- Erwartet am 01.06.2021
- CHF 13.00
Beschreibung des Verlags
'Exceptional.' VAL McDERMID
'Extraordinary.' SEBASTIAN FAULKS
'Fascinating, erudite and beautifully written.' CHRISTIE WATSON
A perspective-shattering work into the minds of violent criminals that reveals profound consequences for human nature and society at large.
A BBC RADIO 4 BOOK OF THE WEEK
I'm a psychiatrist and psychotherapist who works with violent offenders. Every violent crime is a tragedy, for the victims and their families as well as for the perpetrators. Over the years, I've come to think of my patients as survivors of a disaster where they are the disaster and my colleagues and I as first responders. I meet them at a turning point in their lives and help them to come to terms with a new identity, which may feel indelible; as one of my patients memorably put it, 'you can be an ex-bus driver but not an ex-murderer.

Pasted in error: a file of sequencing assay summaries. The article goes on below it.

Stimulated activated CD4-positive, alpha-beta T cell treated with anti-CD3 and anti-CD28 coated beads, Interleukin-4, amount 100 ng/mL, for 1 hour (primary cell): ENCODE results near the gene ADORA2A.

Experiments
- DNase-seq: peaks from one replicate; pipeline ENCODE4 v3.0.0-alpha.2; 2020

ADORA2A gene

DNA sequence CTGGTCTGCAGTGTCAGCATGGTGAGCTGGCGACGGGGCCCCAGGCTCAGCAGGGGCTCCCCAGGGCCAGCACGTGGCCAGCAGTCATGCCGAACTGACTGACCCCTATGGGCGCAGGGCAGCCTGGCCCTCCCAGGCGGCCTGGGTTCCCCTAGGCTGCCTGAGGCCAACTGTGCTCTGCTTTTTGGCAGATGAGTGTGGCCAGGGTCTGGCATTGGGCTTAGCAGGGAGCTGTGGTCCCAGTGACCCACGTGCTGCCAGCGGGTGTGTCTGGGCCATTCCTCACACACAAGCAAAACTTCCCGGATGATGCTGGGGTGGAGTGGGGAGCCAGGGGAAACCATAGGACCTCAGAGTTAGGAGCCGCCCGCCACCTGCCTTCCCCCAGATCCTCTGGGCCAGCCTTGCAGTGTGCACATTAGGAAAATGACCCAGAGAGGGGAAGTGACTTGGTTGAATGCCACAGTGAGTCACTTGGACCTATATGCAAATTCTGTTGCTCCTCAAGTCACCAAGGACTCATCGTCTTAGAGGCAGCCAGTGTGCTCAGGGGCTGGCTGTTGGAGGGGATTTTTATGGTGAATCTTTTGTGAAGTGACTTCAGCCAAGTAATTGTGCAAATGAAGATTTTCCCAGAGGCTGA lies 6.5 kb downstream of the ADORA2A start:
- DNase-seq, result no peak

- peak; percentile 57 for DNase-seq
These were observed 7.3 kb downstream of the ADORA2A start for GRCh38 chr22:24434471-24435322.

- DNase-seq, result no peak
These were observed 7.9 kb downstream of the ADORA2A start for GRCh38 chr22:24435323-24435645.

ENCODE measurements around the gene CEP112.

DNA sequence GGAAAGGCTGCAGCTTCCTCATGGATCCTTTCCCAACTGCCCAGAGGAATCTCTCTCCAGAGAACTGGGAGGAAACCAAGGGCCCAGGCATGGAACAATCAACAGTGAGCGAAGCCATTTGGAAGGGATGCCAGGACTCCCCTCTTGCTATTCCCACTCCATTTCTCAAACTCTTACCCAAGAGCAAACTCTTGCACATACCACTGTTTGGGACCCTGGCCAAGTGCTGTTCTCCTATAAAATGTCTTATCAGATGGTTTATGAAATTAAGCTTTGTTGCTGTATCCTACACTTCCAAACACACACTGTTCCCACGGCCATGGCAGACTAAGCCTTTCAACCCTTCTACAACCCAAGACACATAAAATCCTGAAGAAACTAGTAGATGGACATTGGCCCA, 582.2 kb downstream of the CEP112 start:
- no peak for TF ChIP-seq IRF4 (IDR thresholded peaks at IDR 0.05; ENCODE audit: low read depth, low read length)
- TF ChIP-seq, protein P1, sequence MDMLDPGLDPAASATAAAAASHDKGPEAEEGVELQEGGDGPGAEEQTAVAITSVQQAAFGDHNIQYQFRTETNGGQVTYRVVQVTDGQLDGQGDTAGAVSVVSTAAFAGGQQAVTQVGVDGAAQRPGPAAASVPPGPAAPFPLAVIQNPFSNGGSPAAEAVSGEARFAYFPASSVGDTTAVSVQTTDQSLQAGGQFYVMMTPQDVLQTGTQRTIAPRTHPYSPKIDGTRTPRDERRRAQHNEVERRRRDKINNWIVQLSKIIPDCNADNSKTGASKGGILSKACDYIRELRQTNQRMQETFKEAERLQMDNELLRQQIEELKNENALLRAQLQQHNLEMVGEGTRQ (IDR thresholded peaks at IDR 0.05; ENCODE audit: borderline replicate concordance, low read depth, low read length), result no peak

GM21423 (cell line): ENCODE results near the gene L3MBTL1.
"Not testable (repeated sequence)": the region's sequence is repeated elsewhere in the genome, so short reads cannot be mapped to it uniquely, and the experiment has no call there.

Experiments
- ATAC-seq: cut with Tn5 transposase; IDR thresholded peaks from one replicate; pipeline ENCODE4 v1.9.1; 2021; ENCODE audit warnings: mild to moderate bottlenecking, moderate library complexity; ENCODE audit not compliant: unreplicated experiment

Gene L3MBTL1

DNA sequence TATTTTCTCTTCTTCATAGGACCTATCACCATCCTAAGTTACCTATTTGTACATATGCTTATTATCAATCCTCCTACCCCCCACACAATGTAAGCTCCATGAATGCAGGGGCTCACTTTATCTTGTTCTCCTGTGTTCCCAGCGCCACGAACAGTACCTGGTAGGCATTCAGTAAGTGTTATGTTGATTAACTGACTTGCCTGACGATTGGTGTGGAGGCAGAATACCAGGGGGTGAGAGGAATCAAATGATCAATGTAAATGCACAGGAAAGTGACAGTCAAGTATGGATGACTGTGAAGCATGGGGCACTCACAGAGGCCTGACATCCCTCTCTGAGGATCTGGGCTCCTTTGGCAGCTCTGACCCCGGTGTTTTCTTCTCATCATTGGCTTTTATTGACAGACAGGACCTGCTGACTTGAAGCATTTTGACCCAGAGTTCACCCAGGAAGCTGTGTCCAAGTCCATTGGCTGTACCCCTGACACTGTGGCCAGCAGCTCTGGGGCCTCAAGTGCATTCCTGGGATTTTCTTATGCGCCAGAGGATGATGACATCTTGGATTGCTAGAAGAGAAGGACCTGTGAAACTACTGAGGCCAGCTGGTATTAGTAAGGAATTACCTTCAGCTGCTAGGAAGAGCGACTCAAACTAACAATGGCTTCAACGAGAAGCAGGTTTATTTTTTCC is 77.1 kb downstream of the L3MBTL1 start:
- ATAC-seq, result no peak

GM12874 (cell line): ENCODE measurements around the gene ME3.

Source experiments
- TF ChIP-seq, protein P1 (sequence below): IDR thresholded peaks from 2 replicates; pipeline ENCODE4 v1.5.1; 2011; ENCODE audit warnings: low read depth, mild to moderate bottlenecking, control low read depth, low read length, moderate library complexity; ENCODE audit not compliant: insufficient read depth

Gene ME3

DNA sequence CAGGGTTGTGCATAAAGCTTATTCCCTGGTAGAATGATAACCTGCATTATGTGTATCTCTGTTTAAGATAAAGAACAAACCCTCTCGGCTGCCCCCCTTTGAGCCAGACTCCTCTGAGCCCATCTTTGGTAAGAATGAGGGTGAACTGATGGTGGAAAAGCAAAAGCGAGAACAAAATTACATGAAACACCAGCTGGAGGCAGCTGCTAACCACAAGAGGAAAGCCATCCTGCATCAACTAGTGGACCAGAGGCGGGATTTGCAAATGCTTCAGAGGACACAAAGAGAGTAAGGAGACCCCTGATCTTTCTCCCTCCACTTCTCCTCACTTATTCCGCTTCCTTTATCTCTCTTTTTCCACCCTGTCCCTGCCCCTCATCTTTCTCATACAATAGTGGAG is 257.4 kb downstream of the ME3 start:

Serial homicide. Stalking. Arson. Gang crime. Who are the people behind these acts of terrible violence? What are their stories? And what is it like to sit opposite them?
Dr Gwen Adshead is one of Britain's leading forensic psychiatrists, and she has spent thirty years providing therapy inside secure hospitals and prisons. Whatever her patient's crime she aims to help them to better know their minds by helping them to articulate their life experience.
Through a collaboration with co-author Eileen Horne, Adshead brings her work to life in these fascinating, unflinching portraits of individuals who newspaper headlines, TV dramas and crime fiction label 'monsters'. Case by case, Adshead takes us into the treatment room and reveals these men and women in all their complexity and vulnerability. She sheds new light on the unpredictable nature of the therapeutic process as doctor and patient try to find words for the unspeakable. These are stories of cruelty and despair but also of change and recovery.
In a time of increasing polarisation, in the face of overcrowded prisons and devastating cuts to mental health care, Adshead speaks to our shared humanity and makes the case for compassion over condemnation, empathy over fear. The Devil You Know challenges what we think we know about evil. It is a rare book that has the power to change minds.